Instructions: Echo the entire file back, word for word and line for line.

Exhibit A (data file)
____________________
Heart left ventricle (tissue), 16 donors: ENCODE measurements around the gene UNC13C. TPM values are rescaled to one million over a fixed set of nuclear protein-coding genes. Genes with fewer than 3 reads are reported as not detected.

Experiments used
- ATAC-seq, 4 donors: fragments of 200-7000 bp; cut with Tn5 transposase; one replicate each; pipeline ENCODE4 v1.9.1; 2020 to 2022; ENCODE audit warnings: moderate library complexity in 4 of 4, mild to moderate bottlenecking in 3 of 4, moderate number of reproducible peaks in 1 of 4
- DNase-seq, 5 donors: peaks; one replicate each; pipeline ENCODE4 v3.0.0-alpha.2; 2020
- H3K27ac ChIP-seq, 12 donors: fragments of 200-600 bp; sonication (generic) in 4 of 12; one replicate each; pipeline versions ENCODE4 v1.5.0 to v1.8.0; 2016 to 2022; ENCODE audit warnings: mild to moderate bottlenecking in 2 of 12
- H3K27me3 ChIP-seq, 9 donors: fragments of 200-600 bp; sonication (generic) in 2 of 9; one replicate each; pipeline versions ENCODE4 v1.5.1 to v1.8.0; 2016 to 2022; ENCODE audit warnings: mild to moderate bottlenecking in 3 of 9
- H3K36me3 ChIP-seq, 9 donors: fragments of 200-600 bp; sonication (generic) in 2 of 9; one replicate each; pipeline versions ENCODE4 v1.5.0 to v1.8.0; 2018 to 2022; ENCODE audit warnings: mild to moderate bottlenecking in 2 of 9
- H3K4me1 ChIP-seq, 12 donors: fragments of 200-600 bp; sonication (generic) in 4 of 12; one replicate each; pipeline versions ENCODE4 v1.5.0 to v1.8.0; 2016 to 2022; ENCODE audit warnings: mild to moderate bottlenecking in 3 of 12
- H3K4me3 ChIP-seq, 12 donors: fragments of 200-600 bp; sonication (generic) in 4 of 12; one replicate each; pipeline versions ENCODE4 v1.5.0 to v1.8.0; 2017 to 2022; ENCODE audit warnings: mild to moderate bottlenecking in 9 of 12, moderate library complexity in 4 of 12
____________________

Heart left ventricle (tissue), 16 donors: ENCODE measurements around the gene UNC13C. TPM values are rescaled to one million over a fixed set of nuclear protein-coding genes. Genes with fewer than 3 reads are reported as not detected.

Experiments used
- ATAC-seq, 4 donors: fragments of 200-7000 bp; cut with Tn5 transposase; one replicate each; pipeline ENCODE4 v1.9.1; 2020 to 2022; ENCODE audit warnings: moderate library complexity in 4 of 4, mild to moderate bottlenecking in 3 of 4, moderate number of reproducible peaks in 1 of 4
- DNase-seq, 5 donors: peaks; one replicate each; pipeline ENCODE4 v3.0.0-alpha.2; 2020
- H3K27ac ChIP-seq, 12 donors: fragments of 200-600 bp; sonication (generic) in 4 of 12; one replicate each; pipeline versions ENCODE4 v1.5.0 to v1.8.0; 2016 to 2022; ENCODE audit warnings: mild to moderate bottlenecking in 2 of 12
- H3K27me3 ChIP-seq, 9 donors: fragments of 200-600 bp; sonication (generic) in 2 of 9; one replicate each; pipeline versions ENCODE4 v1.5.1 to v1.8.0; 2016 to 2022; ENCODE audit warnings: mild to moderate bottlenecking in 3 of 9
- H3K36me3 ChIP-seq, 9 donors: fragments of 200-600 bp; sonication (generic) in 2 of 9; one replicate each; pipeline versions ENCODE4 v1.5.0 to v1.8.0; 2018 to 2022; ENCODE audit warnings: mild to moderate bottlenecking in 2 of 9
- H3K4me1 ChIP-seq, 12 donors: fragments of 200-600 bp; sonication (generic) in 4 of 12; one replicate each; pipeline versions ENCODE4 v1.5.0 to v1.8.0; 2016 to 2022; ENCODE audit warnings: mild to moderate bottlenecking in 3 of 12
- H3K4me3 ChIP-seq, 12 donors: fragments of 200-600 bp; sonication (generic) in 4 of 12; one replicate each; pipeline versions ENCODE4 v1.5.0 to v1.8.0; 2017 to 2022; ENCODE audit warnings: mild to moderate bottlenecking in 9 of 12, moderate library complexity in 4 of 12